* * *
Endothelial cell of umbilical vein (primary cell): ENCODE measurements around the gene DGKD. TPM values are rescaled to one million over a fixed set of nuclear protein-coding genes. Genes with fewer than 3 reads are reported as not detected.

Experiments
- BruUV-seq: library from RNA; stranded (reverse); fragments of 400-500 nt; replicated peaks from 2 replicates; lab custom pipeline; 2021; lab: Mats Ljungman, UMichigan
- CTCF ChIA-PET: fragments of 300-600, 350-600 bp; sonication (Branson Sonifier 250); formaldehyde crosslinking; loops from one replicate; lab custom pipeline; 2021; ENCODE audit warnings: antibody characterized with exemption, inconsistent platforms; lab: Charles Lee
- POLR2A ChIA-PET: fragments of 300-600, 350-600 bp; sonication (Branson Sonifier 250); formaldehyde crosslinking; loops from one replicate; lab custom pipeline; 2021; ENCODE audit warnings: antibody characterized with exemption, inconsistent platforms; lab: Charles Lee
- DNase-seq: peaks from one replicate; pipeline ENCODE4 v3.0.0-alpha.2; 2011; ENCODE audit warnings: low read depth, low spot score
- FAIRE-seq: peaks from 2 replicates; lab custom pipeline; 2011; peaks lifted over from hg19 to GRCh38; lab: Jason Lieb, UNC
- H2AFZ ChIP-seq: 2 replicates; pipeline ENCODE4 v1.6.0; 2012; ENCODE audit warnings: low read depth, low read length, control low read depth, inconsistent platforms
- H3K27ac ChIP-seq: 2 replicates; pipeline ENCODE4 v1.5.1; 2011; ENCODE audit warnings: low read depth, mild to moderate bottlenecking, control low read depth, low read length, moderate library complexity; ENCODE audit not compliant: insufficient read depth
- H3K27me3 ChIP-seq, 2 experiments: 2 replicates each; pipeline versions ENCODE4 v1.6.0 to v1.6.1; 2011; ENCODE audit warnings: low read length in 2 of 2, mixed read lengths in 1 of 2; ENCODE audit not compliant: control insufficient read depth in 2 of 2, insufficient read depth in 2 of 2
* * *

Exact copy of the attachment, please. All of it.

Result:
Endothelial cell of umbilical vein (primary cell): ENCODE measurements around the gene DGKD. TPM values are rescaled to one million over a fixed set of nuclear protein-coding genes. Genes with fewer than 3 reads are reported as not detected.

Experiments
- BruUV-seq: library from RNA; stranded (reverse); fragments of 400-500 nt; replicated peaks from 2 replicates; lab custom pipeline; 2021; lab: Mats Ljungman, UMichigan
- CTCF ChIA-PET: fragments of 300-600, 350-600 bp; sonication (Branson Sonifier 250); formaldehyde crosslinking; loops from one replicate; lab custom pipeline; 2021; ENCODE audit warnings: antibody characterized with exemption, inconsistent platforms; lab: Charles Lee
- POLR2A ChIA-PET: fragments of 300-600, 350-600 bp; sonication (Branson Sonifier 250); formaldehyde crosslinking; loops from one replicate; lab custom pipeline; 2021; ENCODE audit warnings: antibody characterized with exemption, inconsistent platforms; lab: Charles Lee
- DNase-seq: peaks from one replicate; pipeline ENCODE4 v3.0.0-alpha.2; 2011; ENCODE audit warnings: low read depth, low spot score
- FAIRE-seq: peaks from 2 replicates; lab custom pipeline; 2011; peaks lifted over from hg19 to GRCh38; lab: Jason Lieb, UNC
- H2AFZ ChIP-seq: 2 replicates; pipeline ENCODE4 v1.6.0; 2012; ENCODE audit warnings: low read depth, low read length, control low read depth, inconsistent platforms
- H3K27ac ChIP-seq: 2 replicates; pipeline ENCODE4 v1.5.1; 2011; ENCODE audit warnings: low read depth, mild to moderate bottlenecking, control low read depth, low read length, moderate library complexity; ENCODE audit not compliant: insufficient read depth
- H3K27me3 ChIP-seq, 2 experiments: 2 replicates each; pipeline versions ENCODE4 v1.6.0 to v1.6.1; 2011; ENCODE audit warnings: low read length in 2 of 2, mixed read lengths in 1 of 2; ENCODE audit not compliant: control insufficient read depth in 2 of 2, insufficient read depth in 2 of 2